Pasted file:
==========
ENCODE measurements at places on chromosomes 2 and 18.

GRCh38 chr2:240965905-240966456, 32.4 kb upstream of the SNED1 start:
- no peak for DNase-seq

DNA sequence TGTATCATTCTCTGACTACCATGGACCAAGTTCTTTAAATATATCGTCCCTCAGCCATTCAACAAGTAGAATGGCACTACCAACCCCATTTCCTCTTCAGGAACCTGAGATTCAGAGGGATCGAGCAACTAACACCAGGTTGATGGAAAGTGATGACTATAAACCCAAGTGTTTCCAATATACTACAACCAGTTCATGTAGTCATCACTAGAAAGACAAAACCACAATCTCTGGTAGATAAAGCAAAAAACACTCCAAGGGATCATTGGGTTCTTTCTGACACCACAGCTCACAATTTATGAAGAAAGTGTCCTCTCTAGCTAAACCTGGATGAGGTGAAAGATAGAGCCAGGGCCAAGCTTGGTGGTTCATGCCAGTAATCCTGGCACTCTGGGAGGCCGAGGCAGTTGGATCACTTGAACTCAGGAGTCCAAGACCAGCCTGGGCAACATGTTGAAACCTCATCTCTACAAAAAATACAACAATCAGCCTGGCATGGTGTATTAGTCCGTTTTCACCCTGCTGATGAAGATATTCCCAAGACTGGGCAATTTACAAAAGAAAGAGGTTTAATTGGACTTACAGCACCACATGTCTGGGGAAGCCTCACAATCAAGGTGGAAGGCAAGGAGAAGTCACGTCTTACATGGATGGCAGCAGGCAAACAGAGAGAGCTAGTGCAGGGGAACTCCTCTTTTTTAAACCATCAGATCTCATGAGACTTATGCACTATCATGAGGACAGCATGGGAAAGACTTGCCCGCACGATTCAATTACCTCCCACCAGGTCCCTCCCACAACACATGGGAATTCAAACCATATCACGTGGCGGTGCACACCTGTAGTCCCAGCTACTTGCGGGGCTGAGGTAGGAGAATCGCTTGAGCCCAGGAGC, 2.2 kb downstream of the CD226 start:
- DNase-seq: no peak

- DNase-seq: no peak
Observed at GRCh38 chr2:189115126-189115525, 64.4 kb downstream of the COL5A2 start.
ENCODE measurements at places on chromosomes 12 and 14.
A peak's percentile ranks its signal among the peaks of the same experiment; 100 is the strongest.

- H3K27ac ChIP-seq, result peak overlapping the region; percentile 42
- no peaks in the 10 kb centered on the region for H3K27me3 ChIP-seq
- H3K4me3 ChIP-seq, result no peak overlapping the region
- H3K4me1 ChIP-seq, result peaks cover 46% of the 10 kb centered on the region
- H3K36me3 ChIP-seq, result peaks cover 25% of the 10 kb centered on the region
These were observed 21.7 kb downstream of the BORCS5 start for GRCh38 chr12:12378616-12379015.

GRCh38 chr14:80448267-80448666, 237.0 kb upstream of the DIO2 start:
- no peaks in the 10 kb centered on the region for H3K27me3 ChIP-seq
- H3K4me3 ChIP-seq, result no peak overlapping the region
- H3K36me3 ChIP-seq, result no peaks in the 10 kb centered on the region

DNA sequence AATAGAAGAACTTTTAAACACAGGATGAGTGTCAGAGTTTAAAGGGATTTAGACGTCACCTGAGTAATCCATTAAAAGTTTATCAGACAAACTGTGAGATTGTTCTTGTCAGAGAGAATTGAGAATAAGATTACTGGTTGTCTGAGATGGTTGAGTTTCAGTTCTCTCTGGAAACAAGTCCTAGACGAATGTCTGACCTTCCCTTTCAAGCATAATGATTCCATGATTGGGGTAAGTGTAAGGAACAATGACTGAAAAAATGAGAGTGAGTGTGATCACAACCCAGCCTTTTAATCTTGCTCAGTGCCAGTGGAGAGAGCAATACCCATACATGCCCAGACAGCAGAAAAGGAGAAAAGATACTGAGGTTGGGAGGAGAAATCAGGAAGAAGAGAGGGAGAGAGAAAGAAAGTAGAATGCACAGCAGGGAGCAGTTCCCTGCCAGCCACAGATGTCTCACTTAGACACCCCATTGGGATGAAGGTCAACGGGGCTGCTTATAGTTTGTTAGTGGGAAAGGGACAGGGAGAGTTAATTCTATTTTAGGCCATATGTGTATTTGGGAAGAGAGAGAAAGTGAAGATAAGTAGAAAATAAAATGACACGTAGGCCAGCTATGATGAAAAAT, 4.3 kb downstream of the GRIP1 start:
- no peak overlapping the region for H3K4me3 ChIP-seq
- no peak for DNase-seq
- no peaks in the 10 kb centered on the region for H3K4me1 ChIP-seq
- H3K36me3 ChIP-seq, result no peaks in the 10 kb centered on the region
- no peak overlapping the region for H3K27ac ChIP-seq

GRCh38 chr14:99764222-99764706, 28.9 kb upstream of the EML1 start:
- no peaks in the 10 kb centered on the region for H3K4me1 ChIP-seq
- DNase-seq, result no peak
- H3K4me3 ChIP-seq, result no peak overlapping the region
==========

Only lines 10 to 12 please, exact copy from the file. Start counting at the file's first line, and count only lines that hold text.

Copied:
- H3K27ac ChIP-seq, result peak overlapping the region; percentile 42
- no peaks in the 10 kb centered on the region for H3K27me3 ChIP-seq
- H3K4me3 ChIP-seq, result no peak overlapping the region